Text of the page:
Figure 2: Extract and a multi index a tracerdataframe

We needed this so that we were able to analyze each individual region in the center. After that, we could start our analysis of the data. For those tasks, we used the knowledge we learned in the courses of the DataCamp but the most things we have taught ourselves from the Internet.

To visualize our data and present our key facts, we create a dashboard.


With our result, we can say that in the next pandemic, more doctors have to be in the vaccination center to speed up the vaccination. It can be one way to improve.

Another and more confident solution would be to separate the regional doctor table. The idea is that people get the information about the vaccination in the form of a document. The document should be accessible to everyone and provide information about risks and side effects. When vaccinating, the patient would have to sign the document and bring it with him/her so that he/she would be informed in advance and would not have to go to the doctor. This step would shorten the vaccination time for a patient.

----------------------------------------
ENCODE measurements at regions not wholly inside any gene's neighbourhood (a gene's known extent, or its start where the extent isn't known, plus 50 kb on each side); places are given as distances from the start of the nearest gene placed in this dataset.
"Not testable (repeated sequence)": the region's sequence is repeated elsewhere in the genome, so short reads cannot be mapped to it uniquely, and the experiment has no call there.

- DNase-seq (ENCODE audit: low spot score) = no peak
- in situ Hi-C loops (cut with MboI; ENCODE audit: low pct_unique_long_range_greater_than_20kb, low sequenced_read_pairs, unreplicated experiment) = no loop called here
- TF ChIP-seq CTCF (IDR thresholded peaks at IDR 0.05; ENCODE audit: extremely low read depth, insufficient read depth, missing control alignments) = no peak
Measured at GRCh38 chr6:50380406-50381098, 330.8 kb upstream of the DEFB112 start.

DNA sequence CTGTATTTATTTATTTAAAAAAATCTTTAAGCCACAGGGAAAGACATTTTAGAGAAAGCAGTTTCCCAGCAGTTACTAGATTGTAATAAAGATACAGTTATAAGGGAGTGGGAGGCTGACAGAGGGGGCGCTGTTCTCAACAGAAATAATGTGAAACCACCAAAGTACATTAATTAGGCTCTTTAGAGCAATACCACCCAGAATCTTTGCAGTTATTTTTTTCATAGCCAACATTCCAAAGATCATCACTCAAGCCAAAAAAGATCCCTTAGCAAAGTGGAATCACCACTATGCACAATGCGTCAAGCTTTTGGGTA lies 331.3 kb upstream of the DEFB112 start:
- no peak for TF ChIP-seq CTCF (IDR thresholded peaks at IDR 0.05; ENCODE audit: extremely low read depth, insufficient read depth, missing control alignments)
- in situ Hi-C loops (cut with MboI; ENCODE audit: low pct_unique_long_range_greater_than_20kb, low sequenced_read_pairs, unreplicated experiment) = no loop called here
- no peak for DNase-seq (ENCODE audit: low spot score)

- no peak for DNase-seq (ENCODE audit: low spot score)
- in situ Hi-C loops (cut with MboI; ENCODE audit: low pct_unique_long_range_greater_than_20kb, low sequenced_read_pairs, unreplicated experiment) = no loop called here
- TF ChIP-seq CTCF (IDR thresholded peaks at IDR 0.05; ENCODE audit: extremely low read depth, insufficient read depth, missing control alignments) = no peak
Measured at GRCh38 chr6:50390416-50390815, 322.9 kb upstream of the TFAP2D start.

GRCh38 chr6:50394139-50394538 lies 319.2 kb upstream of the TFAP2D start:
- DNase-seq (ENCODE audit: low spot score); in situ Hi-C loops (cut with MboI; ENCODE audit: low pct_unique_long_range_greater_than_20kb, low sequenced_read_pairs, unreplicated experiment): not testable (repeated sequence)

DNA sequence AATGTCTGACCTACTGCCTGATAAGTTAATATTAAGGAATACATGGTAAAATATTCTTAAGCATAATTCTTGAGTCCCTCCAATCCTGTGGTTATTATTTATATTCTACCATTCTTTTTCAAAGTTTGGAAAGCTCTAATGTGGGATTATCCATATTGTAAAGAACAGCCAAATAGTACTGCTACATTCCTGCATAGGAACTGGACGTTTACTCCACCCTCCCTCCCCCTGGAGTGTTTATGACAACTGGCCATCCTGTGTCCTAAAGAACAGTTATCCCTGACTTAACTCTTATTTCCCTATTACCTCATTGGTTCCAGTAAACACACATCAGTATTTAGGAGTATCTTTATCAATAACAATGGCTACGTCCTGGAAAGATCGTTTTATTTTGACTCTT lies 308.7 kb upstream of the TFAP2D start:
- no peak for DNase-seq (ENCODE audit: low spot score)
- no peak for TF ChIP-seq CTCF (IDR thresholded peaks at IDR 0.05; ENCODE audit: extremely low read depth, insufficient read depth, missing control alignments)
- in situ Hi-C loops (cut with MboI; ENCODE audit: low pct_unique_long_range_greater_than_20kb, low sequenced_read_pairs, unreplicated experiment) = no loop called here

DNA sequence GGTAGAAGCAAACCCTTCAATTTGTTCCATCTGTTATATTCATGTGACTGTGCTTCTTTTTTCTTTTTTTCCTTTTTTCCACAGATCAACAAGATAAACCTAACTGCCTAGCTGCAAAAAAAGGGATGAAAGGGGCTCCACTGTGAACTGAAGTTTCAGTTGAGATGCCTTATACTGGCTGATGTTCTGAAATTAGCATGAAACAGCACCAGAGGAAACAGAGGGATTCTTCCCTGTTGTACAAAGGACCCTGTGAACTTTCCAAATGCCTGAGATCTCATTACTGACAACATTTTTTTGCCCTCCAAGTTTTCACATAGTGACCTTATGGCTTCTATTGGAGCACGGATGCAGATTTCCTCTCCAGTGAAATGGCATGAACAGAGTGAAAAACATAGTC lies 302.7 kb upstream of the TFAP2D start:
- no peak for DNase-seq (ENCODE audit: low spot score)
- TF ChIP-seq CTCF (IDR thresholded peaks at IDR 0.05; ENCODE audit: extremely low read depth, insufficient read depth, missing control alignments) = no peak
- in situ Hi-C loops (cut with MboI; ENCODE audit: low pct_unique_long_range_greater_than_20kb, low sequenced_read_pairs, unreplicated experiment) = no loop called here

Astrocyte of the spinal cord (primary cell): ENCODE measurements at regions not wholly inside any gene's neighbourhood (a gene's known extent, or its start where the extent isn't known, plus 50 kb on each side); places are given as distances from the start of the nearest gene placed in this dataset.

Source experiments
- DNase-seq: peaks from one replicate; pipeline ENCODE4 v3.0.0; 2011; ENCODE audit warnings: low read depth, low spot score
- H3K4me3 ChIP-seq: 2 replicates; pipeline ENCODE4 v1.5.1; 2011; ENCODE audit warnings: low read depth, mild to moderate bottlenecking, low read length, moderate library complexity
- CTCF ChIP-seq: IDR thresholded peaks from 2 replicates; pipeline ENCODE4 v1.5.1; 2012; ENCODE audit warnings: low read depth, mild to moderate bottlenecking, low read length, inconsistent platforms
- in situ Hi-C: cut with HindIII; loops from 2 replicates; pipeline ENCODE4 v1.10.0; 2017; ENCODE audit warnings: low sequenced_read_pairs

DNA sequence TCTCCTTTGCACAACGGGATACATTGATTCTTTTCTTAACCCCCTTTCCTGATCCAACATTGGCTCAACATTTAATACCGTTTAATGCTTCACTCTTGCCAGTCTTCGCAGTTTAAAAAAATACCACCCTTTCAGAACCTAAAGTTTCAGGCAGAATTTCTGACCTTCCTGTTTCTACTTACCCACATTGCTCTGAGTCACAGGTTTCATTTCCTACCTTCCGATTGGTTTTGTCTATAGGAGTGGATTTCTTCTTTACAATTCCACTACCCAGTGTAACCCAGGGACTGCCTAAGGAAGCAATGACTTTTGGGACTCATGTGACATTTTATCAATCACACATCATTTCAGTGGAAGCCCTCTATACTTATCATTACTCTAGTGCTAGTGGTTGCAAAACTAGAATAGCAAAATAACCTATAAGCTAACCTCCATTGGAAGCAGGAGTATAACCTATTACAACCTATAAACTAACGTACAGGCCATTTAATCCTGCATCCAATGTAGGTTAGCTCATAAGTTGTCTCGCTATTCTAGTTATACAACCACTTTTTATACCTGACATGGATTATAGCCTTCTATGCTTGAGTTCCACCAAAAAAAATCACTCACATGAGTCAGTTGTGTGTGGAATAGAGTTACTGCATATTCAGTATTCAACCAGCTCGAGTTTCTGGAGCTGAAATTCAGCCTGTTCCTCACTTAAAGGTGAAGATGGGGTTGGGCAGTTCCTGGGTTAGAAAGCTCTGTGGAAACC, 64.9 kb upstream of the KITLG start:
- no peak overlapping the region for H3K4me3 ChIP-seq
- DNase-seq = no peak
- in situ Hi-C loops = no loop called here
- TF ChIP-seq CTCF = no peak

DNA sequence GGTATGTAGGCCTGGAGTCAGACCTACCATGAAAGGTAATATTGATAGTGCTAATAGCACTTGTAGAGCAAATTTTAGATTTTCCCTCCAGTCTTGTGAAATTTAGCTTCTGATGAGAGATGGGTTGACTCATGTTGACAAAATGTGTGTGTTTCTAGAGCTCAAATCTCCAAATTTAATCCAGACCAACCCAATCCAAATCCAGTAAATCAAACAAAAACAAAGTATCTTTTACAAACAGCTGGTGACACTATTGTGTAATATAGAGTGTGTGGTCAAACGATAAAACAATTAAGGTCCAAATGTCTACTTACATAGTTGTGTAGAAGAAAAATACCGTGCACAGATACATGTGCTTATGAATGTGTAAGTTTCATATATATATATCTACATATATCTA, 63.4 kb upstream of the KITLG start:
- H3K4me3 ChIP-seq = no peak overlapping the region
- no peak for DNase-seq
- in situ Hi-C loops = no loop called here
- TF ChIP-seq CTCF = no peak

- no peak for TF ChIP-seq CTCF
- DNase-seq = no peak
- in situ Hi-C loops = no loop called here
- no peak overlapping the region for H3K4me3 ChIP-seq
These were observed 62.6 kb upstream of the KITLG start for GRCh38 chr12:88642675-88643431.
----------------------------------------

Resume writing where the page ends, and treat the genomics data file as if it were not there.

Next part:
With our analysis, we managed to get a better overview of the people in vaccination centers.

On average, a person spends about 31 minutes in the vaccination center. During the morning, late afternoon, and evening the vaccination center was much more crowded than during noon or early afternoon. After the time spent in the waiting rooms, the doctor’s table was the most time-consuming part of a vaccination.

The analysis over the daytime hours showed us the following results. The time on average you spent on the vaccination is higher from noon until early afternoon. For example, between 2 p.m. and 3 p.m., an individual needed about 46 minutes for a vaccination. In contrast, in the evening between 18 p.m. and 19 p.m., a person spent 51 % less time in the vaccination center (22 minutes). If you are an early bird and get your shot before 8 a.m., it will take 37 minutes. The line chart of the analysis over all time sections has a shifted sinusoidal characteristic with the maximum at 2 p.m. till 3 p.m. (Figure 3: Time per person over daytime hours)

Figure 3: Time per person over daytime hours

When we took a deeper look into the times, the time a person spends waiting for a vacant doctor’s table takes about 6 minutes. It is the second-highest amount of time during the whole vaccination process. The highest is the consultation in the doctor’s cabin. There it takes 8 minutes. So, to conclude, we can say the bottleneck of the system are the doctor tables.